I'm going to say goodnight, Darlene, but after I dumped all that confusion on you, let me try to make up for it by offering you some


Dream good things!

SWEET!  Thank you. You've given me much fodder. Good night to you too. My little dog is telling me it's probably time to stop and hit the hay. Sweet dreams, my friend.

In this case, following your plan, it would result in:

Galicia, Austria, Austro-Hungarian Empire

Get rid of that "Austria" in between, its not appropriate at this point.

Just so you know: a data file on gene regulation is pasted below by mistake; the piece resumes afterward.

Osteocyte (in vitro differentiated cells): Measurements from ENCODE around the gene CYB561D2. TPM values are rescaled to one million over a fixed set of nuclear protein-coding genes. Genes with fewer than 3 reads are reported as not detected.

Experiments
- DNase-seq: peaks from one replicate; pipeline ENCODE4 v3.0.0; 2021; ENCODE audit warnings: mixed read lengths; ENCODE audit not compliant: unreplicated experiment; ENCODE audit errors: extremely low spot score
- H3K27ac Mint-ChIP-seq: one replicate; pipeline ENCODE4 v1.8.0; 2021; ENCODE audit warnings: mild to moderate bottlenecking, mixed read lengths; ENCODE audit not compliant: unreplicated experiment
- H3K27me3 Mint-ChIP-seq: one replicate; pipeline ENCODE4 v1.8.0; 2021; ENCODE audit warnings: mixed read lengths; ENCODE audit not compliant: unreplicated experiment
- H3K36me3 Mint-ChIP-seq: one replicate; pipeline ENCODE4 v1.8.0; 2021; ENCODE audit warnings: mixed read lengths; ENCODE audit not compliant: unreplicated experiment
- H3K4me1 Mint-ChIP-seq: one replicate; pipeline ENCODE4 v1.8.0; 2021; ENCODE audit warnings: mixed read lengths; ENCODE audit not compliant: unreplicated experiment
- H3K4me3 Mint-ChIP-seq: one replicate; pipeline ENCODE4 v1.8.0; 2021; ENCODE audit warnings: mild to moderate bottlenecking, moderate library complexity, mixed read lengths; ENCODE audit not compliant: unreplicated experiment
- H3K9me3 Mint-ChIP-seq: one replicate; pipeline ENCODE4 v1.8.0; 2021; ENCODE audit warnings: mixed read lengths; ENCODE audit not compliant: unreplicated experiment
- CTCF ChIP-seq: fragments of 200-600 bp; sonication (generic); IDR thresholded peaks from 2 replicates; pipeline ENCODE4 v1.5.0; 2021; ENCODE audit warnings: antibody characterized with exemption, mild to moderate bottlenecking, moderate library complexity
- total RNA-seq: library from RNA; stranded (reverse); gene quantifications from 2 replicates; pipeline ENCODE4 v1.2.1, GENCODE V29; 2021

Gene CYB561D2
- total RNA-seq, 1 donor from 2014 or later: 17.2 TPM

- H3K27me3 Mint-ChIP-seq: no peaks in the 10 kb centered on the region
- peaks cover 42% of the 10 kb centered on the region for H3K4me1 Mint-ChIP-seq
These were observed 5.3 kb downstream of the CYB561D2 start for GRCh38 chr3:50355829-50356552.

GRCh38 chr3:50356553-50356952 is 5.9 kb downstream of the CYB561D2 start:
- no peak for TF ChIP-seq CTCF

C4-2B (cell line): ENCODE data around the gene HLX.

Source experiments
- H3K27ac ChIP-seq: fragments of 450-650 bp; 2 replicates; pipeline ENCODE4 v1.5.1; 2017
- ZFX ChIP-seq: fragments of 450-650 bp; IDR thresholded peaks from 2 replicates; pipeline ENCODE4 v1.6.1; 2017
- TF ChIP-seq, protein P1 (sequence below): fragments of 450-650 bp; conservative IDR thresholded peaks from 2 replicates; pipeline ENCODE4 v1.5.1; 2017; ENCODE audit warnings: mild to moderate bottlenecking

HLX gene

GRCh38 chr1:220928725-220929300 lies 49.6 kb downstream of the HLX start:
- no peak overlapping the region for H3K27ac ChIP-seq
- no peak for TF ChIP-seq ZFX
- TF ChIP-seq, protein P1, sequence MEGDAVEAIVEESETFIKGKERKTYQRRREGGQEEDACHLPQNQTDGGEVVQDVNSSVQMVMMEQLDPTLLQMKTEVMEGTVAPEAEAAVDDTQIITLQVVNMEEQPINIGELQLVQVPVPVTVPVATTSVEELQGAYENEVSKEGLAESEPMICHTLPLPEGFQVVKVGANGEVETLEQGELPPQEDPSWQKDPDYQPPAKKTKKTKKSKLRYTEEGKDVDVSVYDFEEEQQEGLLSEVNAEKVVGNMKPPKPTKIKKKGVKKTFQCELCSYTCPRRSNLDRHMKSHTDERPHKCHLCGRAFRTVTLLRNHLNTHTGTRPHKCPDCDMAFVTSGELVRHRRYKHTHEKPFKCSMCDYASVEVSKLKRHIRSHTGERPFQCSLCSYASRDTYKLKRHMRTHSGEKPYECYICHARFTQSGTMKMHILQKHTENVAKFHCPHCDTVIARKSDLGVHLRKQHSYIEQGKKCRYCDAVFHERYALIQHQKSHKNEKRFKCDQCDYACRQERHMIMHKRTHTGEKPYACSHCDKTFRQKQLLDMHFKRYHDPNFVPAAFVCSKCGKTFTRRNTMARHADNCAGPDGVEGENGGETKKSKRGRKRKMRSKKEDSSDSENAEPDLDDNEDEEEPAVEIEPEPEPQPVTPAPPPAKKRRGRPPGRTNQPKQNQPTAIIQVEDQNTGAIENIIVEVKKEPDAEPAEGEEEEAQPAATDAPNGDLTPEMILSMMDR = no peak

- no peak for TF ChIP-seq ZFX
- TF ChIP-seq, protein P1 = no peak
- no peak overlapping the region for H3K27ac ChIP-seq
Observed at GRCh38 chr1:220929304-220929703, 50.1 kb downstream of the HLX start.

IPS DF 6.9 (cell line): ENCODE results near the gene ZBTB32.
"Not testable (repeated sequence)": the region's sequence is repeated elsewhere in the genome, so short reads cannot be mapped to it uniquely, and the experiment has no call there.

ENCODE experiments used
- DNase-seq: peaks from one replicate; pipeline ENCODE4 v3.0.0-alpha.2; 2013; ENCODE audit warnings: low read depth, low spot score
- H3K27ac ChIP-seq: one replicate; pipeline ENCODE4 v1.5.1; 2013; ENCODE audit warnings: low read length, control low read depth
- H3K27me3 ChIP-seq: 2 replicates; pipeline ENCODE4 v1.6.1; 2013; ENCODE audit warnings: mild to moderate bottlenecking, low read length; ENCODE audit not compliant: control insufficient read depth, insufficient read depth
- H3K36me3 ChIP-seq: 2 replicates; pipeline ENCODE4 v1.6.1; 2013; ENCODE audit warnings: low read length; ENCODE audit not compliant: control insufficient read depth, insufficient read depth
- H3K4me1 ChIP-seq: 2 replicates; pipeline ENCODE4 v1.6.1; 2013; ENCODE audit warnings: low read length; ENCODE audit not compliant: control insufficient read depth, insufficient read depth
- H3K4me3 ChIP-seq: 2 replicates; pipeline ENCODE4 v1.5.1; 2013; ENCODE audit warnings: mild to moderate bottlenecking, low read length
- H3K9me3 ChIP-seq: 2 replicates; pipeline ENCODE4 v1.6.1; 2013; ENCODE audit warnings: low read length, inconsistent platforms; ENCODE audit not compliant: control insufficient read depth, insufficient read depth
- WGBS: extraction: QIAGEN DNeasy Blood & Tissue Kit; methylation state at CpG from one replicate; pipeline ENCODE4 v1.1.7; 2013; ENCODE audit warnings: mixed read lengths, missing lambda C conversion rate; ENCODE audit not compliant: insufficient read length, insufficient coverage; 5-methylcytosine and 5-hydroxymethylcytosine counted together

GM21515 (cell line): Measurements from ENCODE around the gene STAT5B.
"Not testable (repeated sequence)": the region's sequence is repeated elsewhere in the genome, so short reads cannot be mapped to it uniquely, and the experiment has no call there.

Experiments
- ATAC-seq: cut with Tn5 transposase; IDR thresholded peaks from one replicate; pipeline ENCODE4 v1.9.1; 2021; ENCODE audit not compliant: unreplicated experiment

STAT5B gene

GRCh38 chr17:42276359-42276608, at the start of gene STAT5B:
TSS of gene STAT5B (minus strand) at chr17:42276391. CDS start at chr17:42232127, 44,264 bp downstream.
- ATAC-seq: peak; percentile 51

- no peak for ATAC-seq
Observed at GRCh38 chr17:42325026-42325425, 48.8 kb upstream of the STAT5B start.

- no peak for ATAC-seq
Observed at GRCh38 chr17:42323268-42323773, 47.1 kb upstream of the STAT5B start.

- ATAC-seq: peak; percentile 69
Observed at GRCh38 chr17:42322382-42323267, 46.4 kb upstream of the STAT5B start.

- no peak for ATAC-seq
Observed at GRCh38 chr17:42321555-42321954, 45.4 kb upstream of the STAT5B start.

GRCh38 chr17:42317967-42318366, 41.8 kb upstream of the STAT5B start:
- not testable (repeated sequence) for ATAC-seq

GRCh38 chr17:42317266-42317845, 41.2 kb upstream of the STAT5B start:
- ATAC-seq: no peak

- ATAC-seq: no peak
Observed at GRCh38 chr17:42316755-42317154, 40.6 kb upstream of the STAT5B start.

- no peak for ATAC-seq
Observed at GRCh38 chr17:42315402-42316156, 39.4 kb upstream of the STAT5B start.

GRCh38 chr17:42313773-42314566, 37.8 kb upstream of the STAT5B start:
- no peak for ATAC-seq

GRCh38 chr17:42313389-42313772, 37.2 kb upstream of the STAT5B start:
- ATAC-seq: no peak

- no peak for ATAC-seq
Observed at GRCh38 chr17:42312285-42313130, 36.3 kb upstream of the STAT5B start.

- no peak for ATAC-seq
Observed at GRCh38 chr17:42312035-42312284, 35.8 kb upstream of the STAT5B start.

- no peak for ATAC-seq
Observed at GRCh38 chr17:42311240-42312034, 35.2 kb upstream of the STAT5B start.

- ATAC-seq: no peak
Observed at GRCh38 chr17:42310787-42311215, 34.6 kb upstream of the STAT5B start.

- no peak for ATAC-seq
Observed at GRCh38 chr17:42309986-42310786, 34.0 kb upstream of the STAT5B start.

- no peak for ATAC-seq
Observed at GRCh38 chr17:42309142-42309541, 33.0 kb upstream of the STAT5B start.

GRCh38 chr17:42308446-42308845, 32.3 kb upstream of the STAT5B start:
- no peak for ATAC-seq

At their language between 1867 and 1918: "K├Ânigreich Galizien und Lodomerien, ├ľsterreichisch-Ungarische Monarchie"

https://en.wikipedia.org/wiki/Kingdom_of_Galicia_and_Lodomeria. Look at the boxes on the right, there are its predecessor and sucessors listed.

+2 votes
Pennsyvania Death Certificate 0191143-64 Registration # 3449

Michael,Restaraunt owner his father Peter Labiak,mother unknown.

on this record says born Ukraine.
by Wayne Morgan G2G Astronaut (1.1m points)
Yes, I have that record, but it doesn't agree with his naturalization petition or other records. He gave many different answers.